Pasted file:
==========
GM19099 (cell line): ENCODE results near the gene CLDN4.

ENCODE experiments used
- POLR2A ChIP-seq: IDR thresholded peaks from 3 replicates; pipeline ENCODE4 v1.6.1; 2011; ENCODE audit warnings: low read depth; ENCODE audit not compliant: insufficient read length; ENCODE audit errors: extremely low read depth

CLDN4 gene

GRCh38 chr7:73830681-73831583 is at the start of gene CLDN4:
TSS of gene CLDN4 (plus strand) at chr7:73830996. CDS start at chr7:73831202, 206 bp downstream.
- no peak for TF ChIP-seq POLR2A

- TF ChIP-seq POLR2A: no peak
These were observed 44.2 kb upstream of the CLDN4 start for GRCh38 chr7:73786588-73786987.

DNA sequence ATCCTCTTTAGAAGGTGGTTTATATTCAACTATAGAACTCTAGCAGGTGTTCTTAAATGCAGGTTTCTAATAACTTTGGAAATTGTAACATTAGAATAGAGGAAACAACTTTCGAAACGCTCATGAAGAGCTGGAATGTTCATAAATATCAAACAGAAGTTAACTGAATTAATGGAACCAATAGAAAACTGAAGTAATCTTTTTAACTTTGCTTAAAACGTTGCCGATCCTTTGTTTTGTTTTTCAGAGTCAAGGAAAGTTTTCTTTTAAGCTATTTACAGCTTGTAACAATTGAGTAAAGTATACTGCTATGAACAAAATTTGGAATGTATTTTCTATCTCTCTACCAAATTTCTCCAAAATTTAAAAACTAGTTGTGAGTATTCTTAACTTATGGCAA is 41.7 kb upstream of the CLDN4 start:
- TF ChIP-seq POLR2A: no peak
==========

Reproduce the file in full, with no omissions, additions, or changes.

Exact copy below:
GM19099 (cell line): ENCODE results near the gene CLDN4.

ENCODE experiments used
- POLR2A ChIP-seq: IDR thresholded peaks from 3 replicates; pipeline ENCODE4 v1.6.1; 2011; ENCODE audit warnings: low read depth; ENCODE audit not compliant: insufficient read length; ENCODE audit errors: extremely low read depth

CLDN4 gene

GRCh38 chr7:73830681-73831583 is at the start of gene CLDN4:
TSS of gene CLDN4 (plus strand) at chr7:73830996. CDS start at chr7:73831202, 206 bp downstream.
- no peak for TF ChIP-seq POLR2A

- TF ChIP-seq POLR2A: no peak
These were observed 44.2 kb upstream of the CLDN4 start for GRCh38 chr7:73786588-73786987.

DNA sequence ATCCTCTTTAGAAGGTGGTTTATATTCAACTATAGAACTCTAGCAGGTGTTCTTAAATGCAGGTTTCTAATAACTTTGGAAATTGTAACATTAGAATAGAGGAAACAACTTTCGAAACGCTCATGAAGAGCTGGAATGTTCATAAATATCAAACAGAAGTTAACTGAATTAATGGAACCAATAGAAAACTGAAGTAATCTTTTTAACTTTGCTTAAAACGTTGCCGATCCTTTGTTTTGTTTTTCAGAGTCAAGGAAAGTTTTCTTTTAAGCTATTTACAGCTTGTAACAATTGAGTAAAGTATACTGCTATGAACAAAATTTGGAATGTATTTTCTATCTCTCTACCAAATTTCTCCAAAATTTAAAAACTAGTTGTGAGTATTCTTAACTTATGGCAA is 41.7 kb upstream of the CLDN4 start:
- TF ChIP-seq POLR2A: no peak